Dutch books. Dutch fiction. Dutch literature. Is there such thing as a Dutch literary soul? What can we learn about Dutch identity from the pages written by the people of this little strip of land?

Do Jip en Janneke provide sweet relief for when a native is nursing a broken heart? What do the Dutch read for pleasure — the korting-filled pages of a local supermarket brochure? They are undoubtedly practical here, but do they have a catalogue of hopelessly romantic Dutch writers to call upon when necessary?

It came to my attention that, despite a strong love of books, I know very little about Dutch literature. Having previously lived in the UK and Italy — two countries that are aware and incredibly proud of their literary heritages — I am used to literature being present in the very fabric of society. Perhaps it is a mere (unfortunate) coincidence, but I haven’t felt that here.

I’ve decided it’s time to begin a Dutch literary journey to better understand this country, a journey that I would like to share with you. Moreover, if you are a book aficionado and have already started your own venture into Dutch literature, then your thoughts and suggestions would be greatly appreciated.

“Books are humanity in print”

What can we realistically learn about the Dutch from works of fiction?

Barbara W. Tuchman once wrote that books are humanity in print”, and this is a concept that has inspired my current approach to understanding Dutch identity. No matter how far-fetched the storyline, human experience is to be found within the pages of Dutch literature.

If you want to indulge your inner nerd then know that this is debated within academic literary circles through an offshoot of Reflection Theory. It is here that the extent of literature’s influence, or mirroring, of any given society is assessed. For example, Albrecht writes:

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“At one time or another literature has been thought to reflect economics, family relationships, climate and landscapes, attitudes, morals, races, social classes, political events, wars, religion, and many other more detailed aspects of environment and social life.’’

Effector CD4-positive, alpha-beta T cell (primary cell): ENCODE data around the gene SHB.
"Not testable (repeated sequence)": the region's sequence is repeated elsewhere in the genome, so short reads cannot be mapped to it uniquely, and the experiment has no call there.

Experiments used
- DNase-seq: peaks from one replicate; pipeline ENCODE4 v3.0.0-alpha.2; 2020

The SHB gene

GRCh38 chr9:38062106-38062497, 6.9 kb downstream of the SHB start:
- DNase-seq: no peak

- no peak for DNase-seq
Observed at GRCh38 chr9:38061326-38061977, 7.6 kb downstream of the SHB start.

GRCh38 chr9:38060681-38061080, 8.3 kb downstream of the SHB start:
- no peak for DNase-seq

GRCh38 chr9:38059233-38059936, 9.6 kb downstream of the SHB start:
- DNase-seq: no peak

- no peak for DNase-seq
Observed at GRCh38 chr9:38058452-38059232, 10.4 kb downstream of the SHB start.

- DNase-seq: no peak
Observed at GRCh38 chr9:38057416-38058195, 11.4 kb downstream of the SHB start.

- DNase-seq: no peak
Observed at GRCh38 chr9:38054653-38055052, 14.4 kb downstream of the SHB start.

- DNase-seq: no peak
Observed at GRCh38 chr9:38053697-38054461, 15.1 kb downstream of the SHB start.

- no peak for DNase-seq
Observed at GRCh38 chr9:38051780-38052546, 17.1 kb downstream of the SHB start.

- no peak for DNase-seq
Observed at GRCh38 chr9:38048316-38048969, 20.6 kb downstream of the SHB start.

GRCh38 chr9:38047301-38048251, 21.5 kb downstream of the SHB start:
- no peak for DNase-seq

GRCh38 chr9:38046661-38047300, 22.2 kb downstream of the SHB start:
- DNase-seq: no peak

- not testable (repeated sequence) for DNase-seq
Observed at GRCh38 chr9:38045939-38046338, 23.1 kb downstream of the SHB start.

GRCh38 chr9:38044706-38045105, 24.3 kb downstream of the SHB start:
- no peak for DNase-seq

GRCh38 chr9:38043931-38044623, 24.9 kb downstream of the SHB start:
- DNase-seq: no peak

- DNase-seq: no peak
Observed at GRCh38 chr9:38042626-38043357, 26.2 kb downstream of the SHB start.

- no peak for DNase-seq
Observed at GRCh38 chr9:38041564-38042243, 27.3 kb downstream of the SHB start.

Once these reflections become clearer, a step further is to then ask: what should we make of these Dutch “National Treasures”? What printed humanity do they hold closest to their hearts, and are most proud of? Better still: what do their choices say about them?

Mind your language

There is, however, an elephant in the room: the Dutch language. Joost Zwagerman, in an introduction to a collection of translated Dutch short stories, lamented that:

“many great works of seventeenth-, eighteenth- or nineteenth-century Dutch literature have to be translated into modern Dutch to make them accessible to the average reader, to whom eighteenth-century Dutch — and I do not exaggerate — seems almost like a foreign tongue… consequently, even cultured Dutch readers generally pay mere lip service to their country’s literary canon.”

As for non-Dutch speakers, the situation is changing somewhat through the hard work and dedication of the Dutch Foundation of Literature (Nederlands letterenfonds) who are supported by the Dutch Ministry of Education, Culture and Science.

Together they are promoting Dutch literature through increased availability and quality of translations, and a recent paper suggests that the number of translated Dutch titles is increasing, though translation still remains difficult and very restricted.

The Dutch literary canon, what is it? Image: Lisa Fotios/Pexels

It is a sad reality that without fluency in Dutch our accessibility to native literature is confined and dictated by the decisions of others: most notably those in charge of grants, thus running the risk of reflecting a more commercial than creative incentive.

Though he wrote it in 1899, you can see why Georg Brandes once described translation as a “lamentable necessity” for authors working with smaller languages.

Gender and the Dutch literary world

It seems to be even more of a hurdle, surprise surprise, for female Dutch writers: between 1998 and 2018, 36% of translated titles were from female authors and 64% from men.

In 2014, just 20% of translated fiction was written by female Dutch writers, rising to 37% in 2018. An increase, yes, but still a huge gender imbalance, and most likely not the only issue of representation.

A call for suggestions

Despite the aforementioned obstacles, preliminary research suggests a treasure trove of literature can be found in the Netherlands, such as:

De Grote Drie (Willem Frederik Hermans, Gerard Reve and Harry Mulisch); Jan Wolkers, Hella Haase; A.C. Baantjer are all names to start with, while this year Marieke Lucas Rijneveld became the first Dutch winner of the International Booker Prize with a highly acclaimed (and translated) “The Discomfort of Evening”.

I do hope this article has inspired you to dig a little deeper into Dutch literature and to begin your own journey. If you have already started then please share it. Now if you don’t mind, I’m going to get back to my book.

Have you enjoyed any Dutch Literary treasures lately? Let us know in the comments below! 

Feature Image: Abhi Sharma/Wikimedia Commons/CC2.0

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